I like AC/DC. I’ve seen them live a few times in my life, they’re responsible for some of the most iconic and enduring songs in hard rock, and it’s possible that they’ll go down in history as the greatest band Australia has ever produced. Having said all that, I couldn’t have been less interesting or excited when I heard a few months ago that a new album was in the works. I don’t think anyone would argue when I say they haven’t made anything interesting or surprising since 1990’s The Razor’s Edge. A lot might even say that drought has been in effect since 1980’s Back in Black. The real old school fans (ie. my Dad), reckon nothing good has come from this band since Bon Scott died in 1979 and the “new bloke” took over.
My “couldn’t have been less interested” attitude has recently changed though, after reading Mick Wall’s AC/DC: Hell Aint a Bad Place to Be. The story of the several rises, falls and current decades long plateau of this band made me more intrigued than ever. It made me want to hear the new album, but more so, it made me want to listen to the old stuff more than I ever have before. Starting where they did, with their debut, High Voltage.
I’ve not irregularly heard references to AC/DC being almost punk rock in their early days. Hearing their take on blues classic Please Don’t Go finally made me see some merit in those claims. Not just the tempo, the punk feel isn’t as superficial as that. There’s a real energy and urgency to the guitars of the Young brothers and Bon Scott’s vocal delivery.
When I looked at the track listing of High Voltage, the first thing to get me a little excited was the complete lack of well known hits, or even anything even remotely familiar. Besides the cover that opens the album, I didn’t recognise a single other title. I don’t think I’ve ever been able to say that about an AC/DC album. Even their worst efforts have one or two songs that became radio standards or live show staples. That, and knowing that this was recorded before they settled into any sort of formula, makes High Voltage the most surprising AC/DC album I’ve ever heard.
Combined with the first track, She’s Got Balls (and even more so Little Lover) indicates a much stronger, traditional blues relationship than the harder stuff they’d record in later years would suggest. There’s a little more swing to the guitars here that would soon be replaced Malcolm Young’s piston-like drive. And it doesn’t feel like every song is treading water until it reaches a formulaic, chant-friendly chorus, and inevitable Angus Young solo.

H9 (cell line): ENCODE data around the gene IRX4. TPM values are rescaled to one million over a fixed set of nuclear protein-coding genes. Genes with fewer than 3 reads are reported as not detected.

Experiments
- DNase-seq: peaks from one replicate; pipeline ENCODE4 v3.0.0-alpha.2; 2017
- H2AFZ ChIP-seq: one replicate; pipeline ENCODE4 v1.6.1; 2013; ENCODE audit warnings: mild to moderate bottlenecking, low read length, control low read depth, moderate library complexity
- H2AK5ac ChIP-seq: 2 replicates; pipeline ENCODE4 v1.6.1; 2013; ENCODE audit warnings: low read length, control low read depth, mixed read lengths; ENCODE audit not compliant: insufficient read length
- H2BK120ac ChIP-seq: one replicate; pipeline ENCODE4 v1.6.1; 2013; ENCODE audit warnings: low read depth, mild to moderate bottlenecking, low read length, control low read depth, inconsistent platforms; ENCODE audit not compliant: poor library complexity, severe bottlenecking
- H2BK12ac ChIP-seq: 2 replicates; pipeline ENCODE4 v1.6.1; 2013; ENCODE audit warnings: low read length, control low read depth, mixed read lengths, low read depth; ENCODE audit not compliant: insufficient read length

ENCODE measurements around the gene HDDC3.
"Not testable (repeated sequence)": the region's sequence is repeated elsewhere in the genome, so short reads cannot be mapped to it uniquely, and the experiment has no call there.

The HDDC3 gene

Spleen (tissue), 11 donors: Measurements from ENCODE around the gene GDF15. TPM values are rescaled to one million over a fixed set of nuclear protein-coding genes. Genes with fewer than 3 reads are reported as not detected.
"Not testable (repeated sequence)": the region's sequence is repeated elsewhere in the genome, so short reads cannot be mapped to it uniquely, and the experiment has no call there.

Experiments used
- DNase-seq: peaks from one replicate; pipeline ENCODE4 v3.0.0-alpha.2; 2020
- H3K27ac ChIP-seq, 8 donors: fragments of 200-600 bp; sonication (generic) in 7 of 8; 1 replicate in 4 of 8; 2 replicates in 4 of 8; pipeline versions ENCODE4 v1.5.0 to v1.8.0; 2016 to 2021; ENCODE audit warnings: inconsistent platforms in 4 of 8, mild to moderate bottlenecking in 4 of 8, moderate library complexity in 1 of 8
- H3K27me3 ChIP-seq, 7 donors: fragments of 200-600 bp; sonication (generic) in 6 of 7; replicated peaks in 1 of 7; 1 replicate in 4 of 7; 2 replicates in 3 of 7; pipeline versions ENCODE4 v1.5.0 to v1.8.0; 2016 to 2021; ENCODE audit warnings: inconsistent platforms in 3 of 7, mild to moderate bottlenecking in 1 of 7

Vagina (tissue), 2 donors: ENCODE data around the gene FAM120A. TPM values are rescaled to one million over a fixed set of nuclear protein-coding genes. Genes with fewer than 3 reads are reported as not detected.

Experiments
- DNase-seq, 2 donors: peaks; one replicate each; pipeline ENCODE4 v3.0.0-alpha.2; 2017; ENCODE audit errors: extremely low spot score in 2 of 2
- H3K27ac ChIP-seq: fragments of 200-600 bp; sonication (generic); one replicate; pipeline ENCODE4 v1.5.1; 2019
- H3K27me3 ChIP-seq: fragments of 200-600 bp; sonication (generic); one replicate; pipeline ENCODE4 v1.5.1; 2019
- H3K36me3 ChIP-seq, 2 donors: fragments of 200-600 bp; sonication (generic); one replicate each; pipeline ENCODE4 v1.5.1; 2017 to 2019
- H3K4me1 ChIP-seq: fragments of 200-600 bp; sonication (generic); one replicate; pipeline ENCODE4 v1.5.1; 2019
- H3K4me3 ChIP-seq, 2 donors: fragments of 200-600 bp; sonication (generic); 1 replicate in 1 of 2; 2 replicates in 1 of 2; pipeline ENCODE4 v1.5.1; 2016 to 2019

High Voltage is making me realise AC/DC once knew how to work with a less is more approach. Stick Around continues are run of songs that are pretty light compared to what become the bands bread and butter, but none of them lose any impact. There’s an attitude behind these songs that makes them just as in your face, with being so IN YOUR FACE.
An epic scope complete with big brass, Love Song has to be the least AC/DC song AC/DC ever recorded. Even Bon’s voice is almost unrecognisable in its soft, gentle, heartfelt delivery. I have to assume Angus and Malcolm’s older brother George (writer of Love is in the Air and co-producer of High Voltage) had a large part in writing this one.
On the one hand, High Voltage closer Show Business is one of the least necessary songs on the album. It’s lazy 12 bat blues with nothing new added. But on the other hand, it’s a snarky, middle finger raising assault on the bullshit of the world of entertainment. So possibly, it’s a first draft of what would become one of AC/DC’s greatest songs ever, It’s a Long Way to the Top (If You Want to Rock n Roll).
Maybe it was a band still figuring out what they wanted to be and where their strengths lay. Maybe it was a band less concerned with finding the formula for hits and success than they would one day become. Maybe it was a band who just threw everything they had at the wall and hoped some of it would stick. Whatever lead to these results, High Voltage is the most surprising and varied album I’ve ever heard from AC/DC.